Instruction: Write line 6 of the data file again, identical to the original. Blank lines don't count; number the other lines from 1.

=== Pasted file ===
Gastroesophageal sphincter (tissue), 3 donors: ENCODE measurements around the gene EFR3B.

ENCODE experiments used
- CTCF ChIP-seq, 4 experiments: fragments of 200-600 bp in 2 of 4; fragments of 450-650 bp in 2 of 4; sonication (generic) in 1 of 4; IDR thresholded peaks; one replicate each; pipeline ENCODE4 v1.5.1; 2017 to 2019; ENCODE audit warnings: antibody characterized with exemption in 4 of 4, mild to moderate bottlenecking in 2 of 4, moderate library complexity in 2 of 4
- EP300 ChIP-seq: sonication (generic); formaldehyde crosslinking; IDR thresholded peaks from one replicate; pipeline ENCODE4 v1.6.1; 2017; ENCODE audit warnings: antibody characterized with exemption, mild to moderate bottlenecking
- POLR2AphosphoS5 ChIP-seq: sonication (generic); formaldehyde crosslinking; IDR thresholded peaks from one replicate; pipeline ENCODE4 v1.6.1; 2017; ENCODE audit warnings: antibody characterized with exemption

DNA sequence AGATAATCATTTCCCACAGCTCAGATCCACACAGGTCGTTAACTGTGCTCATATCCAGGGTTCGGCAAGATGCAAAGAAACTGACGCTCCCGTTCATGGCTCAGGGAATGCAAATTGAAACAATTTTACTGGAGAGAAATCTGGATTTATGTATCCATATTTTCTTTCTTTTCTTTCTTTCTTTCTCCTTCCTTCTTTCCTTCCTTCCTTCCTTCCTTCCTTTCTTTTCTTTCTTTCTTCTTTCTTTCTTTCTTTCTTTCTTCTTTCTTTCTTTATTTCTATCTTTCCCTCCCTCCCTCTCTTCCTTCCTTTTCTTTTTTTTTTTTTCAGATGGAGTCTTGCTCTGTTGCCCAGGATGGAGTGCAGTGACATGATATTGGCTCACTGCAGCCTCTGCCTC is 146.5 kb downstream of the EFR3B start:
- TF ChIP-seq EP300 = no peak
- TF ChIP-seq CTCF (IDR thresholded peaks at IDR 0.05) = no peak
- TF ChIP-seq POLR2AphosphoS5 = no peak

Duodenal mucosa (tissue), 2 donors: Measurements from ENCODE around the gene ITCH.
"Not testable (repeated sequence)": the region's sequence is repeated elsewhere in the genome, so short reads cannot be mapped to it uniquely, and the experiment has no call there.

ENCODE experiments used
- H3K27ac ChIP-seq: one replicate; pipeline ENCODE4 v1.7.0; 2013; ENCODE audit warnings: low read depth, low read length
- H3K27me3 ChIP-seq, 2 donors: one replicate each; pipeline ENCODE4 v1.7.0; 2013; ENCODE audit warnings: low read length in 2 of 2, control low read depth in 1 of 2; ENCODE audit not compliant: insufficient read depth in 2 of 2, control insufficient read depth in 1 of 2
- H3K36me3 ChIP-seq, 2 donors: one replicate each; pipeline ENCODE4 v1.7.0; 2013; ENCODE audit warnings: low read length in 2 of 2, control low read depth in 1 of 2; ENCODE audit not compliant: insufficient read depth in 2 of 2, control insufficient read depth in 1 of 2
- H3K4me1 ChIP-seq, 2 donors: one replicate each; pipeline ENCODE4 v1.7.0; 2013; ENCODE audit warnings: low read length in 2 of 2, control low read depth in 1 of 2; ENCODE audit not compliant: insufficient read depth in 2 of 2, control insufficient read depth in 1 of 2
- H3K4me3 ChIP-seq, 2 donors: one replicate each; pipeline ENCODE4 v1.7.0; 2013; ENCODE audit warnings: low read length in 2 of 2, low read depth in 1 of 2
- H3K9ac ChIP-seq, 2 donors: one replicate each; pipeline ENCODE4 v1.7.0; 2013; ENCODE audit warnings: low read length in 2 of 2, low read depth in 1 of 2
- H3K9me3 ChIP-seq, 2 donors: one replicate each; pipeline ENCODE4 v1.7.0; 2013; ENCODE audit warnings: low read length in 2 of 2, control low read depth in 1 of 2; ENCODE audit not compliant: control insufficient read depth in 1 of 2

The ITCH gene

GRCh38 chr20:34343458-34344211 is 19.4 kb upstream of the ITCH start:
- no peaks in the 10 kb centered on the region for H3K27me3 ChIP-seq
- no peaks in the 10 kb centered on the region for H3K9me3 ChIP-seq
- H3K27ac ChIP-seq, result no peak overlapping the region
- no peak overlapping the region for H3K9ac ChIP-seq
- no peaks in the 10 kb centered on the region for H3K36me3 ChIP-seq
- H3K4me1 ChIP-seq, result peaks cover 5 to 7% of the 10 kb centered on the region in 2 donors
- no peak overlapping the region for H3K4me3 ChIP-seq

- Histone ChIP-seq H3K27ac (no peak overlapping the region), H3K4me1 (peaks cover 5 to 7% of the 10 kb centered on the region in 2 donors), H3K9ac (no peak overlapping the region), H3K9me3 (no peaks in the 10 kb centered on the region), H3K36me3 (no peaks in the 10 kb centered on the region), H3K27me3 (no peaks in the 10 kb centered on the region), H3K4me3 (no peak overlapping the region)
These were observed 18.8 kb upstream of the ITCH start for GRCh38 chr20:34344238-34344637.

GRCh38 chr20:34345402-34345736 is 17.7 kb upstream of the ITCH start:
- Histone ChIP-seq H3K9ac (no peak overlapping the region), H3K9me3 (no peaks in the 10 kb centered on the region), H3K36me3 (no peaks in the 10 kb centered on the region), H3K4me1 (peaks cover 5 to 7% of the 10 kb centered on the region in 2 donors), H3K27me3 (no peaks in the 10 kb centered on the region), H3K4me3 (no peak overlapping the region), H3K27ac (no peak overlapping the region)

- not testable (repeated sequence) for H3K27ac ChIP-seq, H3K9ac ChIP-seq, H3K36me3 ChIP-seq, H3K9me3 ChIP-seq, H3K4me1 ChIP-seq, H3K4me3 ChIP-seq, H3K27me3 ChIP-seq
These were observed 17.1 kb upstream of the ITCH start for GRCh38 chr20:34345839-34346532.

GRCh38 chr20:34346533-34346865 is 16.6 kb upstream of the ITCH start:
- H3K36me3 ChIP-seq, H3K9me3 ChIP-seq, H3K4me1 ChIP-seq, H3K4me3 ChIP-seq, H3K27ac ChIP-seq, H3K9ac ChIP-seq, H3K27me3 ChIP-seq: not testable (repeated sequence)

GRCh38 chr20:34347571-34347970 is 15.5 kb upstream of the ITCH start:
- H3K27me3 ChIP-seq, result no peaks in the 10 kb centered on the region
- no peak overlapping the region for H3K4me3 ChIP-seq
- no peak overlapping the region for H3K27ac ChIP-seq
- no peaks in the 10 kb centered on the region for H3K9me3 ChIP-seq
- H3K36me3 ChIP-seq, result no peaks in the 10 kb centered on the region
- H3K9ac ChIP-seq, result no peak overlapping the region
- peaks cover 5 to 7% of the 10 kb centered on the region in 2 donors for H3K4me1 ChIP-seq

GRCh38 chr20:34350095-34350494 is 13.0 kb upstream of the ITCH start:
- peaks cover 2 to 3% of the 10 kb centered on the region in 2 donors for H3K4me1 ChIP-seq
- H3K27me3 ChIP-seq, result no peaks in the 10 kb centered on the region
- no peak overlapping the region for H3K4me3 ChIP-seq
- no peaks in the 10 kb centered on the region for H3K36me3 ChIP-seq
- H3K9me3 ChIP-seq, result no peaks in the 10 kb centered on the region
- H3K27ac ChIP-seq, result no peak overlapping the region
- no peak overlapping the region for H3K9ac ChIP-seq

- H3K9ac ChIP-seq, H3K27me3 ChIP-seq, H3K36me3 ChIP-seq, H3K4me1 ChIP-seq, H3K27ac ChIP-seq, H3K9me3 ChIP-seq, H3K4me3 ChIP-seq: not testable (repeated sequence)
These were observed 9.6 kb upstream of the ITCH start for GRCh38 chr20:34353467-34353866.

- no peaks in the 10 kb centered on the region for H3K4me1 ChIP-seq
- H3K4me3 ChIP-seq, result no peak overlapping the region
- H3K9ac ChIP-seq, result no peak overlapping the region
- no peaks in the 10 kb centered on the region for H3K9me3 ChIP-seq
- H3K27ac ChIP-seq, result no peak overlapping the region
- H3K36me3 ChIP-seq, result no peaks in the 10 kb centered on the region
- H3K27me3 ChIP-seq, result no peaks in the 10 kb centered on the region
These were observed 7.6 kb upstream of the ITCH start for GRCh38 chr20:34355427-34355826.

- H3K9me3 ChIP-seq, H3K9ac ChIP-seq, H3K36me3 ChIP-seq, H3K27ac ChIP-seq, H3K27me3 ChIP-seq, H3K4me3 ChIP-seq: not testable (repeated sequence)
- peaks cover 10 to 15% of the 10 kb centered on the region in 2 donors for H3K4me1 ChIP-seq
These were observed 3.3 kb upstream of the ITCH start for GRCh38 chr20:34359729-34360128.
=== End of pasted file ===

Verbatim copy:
DNA sequence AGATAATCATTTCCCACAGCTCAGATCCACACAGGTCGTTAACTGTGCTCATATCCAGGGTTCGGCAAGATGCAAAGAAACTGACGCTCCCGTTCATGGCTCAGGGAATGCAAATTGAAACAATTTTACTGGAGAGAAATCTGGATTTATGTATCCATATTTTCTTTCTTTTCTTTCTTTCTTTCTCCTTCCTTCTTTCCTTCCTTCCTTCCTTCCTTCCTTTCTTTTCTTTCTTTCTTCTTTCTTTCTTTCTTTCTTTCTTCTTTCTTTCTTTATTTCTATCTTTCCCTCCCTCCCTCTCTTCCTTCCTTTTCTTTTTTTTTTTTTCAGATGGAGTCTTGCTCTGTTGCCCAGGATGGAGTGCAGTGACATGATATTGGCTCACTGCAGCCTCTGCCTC is 146.5 kb downstream of the EFR3B start: